Donald Jedlovec Photography
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The Hummingbird Project - updated for my August 2016 Madera Canyon Photo-shoot

The sky islands in southeastern Arizona are habitat for 12 of the 13 North American hummingbird species. Here the summer monsoons result in a desert bloom that has historically attracted these birds as they stop off along the fall migration routes. In recent times, man-made feeders at local inns, lodges, parks and other areas help to assure the birds’ survival in times of drought, allowing them to be present for us all to appreciate.

This is one of my favorite projects. It uses high-speed digital photography with extremely short flash durations to freeze the motion of these birds. This work offers a unique opportunity to appreciate the details of flight close-up. These images were taken with a system of strobes having a duration of 25 millionths of a second, assuring that all motion will be frozen in time.

These images are of actual hummingbirds feeding on actual flowers and are very difficult to achieve. The flowers and backgrounds are not ‘photoshopped’ in place. To capture these images requires knowledge of hummingbird behavior patterns, which revolve almost exclusively around nectar sources, and mostly, a lot of patience!  Please note that no hummingbirds were harmed in the shooting of these images. People often wonder if the flash harms or affects the birds. Multiple flashes fire simultaneously to provide the light required for these images, so if a bird were to look directly into a flash it would see only a fraction of the total amount of light. Indeed, many birds do not even flinch during the flash. Please contact us if you would like to learn how to do this!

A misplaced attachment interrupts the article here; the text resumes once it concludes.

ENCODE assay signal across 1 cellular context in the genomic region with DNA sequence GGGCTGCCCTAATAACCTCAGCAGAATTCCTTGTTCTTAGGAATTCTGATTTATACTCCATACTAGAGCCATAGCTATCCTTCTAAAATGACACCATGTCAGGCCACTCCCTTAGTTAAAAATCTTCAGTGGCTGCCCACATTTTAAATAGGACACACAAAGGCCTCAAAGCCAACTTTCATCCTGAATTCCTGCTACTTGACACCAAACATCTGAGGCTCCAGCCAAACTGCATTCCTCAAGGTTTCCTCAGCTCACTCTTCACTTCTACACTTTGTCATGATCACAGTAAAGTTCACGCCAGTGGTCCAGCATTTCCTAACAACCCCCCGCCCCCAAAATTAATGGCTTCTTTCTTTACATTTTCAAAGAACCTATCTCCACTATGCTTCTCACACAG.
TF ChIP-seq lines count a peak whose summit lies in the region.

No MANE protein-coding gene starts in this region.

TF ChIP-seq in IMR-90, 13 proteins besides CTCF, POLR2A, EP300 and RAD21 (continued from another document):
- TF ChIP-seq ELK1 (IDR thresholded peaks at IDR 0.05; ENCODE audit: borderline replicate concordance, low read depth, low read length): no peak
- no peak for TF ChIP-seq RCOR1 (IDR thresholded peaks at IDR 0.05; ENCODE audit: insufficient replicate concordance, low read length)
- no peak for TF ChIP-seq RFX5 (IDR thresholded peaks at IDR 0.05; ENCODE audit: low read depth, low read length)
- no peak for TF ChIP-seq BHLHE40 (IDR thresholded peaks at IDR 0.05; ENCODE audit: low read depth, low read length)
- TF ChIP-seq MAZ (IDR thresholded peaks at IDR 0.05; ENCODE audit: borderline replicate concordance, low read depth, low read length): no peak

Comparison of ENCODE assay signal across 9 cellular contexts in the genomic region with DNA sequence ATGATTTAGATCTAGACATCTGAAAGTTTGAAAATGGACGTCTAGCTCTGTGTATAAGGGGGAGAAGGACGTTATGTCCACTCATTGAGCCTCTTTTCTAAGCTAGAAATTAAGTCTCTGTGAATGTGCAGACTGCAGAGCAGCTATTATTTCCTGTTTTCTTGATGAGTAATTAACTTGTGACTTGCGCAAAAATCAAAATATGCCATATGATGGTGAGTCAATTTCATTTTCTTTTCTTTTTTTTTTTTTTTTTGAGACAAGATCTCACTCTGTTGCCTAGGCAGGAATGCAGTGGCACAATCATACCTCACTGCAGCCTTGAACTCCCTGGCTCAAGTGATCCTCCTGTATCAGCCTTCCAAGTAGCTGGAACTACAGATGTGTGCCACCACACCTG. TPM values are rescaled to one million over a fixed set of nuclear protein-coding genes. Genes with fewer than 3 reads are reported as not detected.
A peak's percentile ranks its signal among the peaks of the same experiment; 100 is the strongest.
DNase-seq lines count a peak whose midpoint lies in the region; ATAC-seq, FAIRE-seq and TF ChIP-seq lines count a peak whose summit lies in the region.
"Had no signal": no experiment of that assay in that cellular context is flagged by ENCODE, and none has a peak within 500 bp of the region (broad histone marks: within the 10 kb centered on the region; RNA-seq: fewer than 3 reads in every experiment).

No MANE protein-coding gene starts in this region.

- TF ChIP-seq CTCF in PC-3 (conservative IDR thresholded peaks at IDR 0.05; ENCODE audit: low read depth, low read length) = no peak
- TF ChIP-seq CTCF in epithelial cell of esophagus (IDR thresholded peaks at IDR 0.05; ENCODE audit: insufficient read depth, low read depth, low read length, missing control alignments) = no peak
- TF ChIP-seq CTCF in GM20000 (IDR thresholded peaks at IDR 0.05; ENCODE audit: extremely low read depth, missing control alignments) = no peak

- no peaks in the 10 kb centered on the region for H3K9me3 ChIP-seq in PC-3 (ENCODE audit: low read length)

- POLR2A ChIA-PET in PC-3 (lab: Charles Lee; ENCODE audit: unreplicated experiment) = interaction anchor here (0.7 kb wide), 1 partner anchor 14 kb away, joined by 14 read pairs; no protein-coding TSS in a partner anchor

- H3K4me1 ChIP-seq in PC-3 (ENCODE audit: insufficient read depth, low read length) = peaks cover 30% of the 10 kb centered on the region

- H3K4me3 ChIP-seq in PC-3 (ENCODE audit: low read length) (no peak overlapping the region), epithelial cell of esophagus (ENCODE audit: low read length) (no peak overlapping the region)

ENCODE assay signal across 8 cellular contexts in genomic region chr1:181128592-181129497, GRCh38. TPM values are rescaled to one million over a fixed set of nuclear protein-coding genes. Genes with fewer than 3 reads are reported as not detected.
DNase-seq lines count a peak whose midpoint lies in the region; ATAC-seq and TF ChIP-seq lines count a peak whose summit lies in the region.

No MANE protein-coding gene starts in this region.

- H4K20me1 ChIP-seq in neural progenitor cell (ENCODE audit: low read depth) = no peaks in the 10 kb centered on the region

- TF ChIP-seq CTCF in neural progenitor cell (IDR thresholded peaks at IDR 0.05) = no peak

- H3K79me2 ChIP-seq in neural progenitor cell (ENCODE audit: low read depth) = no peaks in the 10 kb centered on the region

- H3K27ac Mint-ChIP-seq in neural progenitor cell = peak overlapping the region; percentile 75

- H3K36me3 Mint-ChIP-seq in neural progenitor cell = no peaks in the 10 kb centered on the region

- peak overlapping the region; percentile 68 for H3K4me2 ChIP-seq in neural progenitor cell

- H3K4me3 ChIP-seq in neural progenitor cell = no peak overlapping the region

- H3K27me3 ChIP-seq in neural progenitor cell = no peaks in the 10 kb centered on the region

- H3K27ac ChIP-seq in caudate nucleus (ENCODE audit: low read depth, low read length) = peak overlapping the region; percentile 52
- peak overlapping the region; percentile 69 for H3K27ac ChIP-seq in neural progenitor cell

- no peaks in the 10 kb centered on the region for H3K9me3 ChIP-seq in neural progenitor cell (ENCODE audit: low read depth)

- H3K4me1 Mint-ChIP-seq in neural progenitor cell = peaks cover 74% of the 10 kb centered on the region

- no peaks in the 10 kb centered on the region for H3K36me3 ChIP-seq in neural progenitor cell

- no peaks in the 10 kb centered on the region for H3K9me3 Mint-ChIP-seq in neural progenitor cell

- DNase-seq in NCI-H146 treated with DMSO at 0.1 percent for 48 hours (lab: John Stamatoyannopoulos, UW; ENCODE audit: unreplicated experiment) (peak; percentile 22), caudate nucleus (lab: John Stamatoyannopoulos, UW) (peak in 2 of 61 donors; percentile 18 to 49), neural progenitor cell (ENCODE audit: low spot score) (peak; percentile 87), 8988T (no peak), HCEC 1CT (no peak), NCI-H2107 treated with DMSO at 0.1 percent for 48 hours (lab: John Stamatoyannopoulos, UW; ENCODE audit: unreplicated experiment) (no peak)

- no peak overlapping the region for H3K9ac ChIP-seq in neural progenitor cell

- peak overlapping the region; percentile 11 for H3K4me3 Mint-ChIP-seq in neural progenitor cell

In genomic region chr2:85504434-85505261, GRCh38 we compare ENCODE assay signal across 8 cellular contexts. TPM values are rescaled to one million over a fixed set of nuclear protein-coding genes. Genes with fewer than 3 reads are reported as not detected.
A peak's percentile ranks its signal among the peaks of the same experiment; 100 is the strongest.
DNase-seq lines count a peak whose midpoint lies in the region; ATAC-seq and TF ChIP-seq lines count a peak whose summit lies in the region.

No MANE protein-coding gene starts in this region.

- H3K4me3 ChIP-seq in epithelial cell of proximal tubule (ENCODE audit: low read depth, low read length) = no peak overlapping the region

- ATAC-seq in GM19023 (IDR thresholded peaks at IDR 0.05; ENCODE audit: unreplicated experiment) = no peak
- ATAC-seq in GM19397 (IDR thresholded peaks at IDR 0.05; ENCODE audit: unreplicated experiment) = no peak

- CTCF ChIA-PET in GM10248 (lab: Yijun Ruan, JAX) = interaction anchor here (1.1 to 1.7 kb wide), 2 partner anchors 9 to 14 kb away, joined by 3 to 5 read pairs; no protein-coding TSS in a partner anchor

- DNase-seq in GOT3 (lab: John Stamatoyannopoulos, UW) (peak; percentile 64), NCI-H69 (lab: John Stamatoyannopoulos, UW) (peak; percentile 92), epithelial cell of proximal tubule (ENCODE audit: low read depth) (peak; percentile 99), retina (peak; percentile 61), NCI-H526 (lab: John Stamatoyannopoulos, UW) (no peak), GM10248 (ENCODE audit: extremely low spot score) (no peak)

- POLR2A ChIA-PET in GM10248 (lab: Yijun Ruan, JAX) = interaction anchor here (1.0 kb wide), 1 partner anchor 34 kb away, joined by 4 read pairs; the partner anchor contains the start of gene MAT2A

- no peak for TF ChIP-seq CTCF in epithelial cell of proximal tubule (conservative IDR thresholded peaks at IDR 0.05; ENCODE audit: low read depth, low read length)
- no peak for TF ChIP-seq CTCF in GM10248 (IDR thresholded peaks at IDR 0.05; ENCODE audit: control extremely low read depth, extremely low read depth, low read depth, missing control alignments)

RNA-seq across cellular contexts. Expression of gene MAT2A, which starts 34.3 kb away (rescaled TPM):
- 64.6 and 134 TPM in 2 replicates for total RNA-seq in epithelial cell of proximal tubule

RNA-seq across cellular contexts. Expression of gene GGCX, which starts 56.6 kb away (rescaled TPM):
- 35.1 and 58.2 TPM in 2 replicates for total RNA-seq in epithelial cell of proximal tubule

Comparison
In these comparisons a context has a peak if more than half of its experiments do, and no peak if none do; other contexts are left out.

Rufous Hummingbird (f) at Penstemon

Kernville, CA



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